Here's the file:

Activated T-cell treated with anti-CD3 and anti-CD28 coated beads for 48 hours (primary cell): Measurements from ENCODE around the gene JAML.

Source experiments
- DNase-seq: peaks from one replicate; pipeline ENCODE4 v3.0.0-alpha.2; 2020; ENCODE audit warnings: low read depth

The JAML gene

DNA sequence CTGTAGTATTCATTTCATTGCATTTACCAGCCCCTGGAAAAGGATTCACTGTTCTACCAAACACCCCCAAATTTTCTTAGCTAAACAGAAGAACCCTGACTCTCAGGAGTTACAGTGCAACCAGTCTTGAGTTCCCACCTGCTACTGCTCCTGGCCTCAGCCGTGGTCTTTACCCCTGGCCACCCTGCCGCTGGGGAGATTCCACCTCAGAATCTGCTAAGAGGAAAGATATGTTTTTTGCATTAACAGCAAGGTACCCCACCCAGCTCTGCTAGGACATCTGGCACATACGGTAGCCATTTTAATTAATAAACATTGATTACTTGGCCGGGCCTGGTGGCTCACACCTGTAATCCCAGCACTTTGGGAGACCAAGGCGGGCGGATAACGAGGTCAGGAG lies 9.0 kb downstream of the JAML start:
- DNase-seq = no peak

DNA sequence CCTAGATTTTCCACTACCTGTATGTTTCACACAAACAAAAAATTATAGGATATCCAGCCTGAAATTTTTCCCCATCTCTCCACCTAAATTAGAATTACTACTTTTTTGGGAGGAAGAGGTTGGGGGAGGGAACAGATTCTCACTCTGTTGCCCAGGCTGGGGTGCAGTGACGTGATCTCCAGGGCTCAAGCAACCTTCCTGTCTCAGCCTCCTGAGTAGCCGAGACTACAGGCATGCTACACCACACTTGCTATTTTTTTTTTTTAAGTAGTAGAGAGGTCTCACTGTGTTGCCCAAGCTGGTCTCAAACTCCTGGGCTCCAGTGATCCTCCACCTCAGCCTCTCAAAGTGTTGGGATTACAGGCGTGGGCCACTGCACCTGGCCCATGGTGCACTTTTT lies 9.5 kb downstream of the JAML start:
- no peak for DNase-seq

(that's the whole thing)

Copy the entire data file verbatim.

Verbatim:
Activated T-cell treated with anti-CD3 and anti-CD28 coated beads for 48 hours (primary cell): Measurements from ENCODE around the gene JAML.

Source experiments
- DNase-seq: peaks from one replicate; pipeline ENCODE4 v3.0.0-alpha.2; 2020; ENCODE audit warnings: low read depth

The JAML gene

DNA sequence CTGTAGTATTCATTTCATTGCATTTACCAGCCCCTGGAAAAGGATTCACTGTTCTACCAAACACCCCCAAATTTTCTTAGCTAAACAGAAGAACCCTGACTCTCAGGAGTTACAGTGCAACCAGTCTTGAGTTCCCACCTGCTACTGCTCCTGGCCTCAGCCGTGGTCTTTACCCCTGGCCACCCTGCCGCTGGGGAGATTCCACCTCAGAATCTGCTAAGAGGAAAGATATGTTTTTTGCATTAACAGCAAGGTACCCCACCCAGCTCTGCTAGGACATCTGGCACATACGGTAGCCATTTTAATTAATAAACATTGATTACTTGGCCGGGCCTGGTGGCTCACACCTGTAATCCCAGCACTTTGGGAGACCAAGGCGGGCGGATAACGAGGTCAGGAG lies 9.0 kb downstream of the JAML start:
- DNase-seq = no peak

DNA sequence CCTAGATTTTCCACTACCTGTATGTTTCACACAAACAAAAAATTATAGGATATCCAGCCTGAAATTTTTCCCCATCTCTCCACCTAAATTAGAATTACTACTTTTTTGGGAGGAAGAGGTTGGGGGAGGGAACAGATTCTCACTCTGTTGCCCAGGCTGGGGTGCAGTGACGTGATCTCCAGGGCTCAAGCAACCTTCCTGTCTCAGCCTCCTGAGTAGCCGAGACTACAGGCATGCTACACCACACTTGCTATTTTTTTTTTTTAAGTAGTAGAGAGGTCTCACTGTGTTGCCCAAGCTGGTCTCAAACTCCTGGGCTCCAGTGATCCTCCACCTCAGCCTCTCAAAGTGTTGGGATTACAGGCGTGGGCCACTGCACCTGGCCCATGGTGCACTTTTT lies 9.5 kb downstream of the JAML start:
- no peak for DNase-seq